Text of Prediction of ground thaw formations around an oil well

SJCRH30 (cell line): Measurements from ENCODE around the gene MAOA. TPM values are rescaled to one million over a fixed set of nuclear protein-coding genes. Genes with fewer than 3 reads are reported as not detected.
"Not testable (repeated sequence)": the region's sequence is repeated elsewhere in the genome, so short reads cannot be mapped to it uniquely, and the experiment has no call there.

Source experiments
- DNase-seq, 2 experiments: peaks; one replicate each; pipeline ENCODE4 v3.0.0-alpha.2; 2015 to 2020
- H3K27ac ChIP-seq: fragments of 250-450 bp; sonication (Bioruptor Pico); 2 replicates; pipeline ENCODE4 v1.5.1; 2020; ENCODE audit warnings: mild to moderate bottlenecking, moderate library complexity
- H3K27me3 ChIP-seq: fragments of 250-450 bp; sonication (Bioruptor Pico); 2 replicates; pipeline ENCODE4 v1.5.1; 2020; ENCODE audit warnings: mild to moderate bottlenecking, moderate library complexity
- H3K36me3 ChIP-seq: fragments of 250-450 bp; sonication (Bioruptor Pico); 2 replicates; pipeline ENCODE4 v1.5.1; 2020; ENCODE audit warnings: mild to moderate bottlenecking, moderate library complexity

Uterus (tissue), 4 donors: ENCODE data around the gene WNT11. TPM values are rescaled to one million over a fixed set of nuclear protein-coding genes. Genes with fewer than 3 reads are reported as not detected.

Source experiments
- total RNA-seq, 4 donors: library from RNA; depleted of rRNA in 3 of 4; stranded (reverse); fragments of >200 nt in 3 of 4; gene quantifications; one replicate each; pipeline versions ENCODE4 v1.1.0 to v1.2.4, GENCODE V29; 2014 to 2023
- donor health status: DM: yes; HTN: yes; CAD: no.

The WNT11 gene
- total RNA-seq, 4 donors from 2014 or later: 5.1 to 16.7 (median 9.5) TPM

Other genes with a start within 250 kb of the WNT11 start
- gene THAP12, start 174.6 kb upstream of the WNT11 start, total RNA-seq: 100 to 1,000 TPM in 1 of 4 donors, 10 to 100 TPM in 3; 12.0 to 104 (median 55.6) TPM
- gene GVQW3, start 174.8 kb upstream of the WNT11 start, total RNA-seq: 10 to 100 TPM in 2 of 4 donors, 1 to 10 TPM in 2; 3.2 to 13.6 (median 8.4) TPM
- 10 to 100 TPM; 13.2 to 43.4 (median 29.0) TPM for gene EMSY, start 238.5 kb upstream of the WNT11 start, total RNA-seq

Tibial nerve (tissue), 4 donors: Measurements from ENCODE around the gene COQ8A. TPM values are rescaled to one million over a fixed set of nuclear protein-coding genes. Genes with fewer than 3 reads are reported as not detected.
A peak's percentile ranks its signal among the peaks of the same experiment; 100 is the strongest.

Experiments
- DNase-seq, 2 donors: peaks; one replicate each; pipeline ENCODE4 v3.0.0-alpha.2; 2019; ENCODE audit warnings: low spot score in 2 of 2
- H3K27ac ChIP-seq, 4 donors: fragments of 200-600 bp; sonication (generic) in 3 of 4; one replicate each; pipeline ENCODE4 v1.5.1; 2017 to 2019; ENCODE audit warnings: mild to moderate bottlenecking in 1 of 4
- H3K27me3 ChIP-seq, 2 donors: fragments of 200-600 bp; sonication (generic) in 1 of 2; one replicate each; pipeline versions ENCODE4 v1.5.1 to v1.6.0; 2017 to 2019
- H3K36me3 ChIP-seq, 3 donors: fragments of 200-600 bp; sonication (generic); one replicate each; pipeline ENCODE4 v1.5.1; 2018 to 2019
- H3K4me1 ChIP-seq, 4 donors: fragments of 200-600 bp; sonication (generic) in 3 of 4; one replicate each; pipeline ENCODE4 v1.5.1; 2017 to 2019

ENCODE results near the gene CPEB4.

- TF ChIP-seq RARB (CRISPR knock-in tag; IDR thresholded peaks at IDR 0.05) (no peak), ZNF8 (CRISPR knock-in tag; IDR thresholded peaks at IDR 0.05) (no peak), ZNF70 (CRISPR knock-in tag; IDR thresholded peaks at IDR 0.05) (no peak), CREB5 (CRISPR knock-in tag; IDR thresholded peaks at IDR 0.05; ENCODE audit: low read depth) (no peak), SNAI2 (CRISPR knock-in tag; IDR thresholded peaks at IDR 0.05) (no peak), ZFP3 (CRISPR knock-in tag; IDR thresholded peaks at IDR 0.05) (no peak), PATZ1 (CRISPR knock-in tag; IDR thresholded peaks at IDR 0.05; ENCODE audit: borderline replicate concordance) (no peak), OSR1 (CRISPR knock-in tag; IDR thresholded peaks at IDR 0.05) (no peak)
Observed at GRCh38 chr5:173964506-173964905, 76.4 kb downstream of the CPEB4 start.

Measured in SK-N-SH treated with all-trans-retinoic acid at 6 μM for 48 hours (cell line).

1. Prediction of Ground Thaw Formations Around an Oil Well Source: http://simmakers.com/ground-thawing-oil-well/ (Keywords: borehole, oil wells, water well, permafrost soil, permafrost, frost 3d universal, permafrost well operation, ground thawing around borehole, unfrozen water content distribution, soil thermal field) Oil well operations in permafrost areas cause the formation of thaw bulbs around wellbores, that may result in borehole and pipeline buckling failure. Consequently, well design requires the simulation of the permafrost thermal regime and thaw bulbs around the well cluster. Today, Frost 3D Universal is the most convenient tool for performing such simulations. In order to create a computer model of the borehole thermal influence on the permafrost, the following information is needed: 1. Meteorological data: air temperature variation, wind speed, change in snow cover thickness. 2. Geological soil structure and thermophysical properties around simulated boreholes: thermal conductivity and volumetric heat capacity in thawed and frozen state, initial temperature of the water-ice phase transition, density of dry soil, total gravimetric soil moisture (over all types of soil water), dependence of unfrozen water content on temperature. 3. Temperature and velocity of pumped oil 4. Well structure and thermophysical properties of used material (cement, thermal insulation, etc.) Based on this data, Frost 3D Universal creates a three-dimensional simulation model for the thermal influence of the boreholes on permafrost. Computer model of boreholes thermal influence on permafrost Geometric dimensions of the computational domain (4 production wells and 5 different soil types) are: length 60 m, width 40 m, height 200 m. Appropriate thermophysical properties are specified for each geological layer.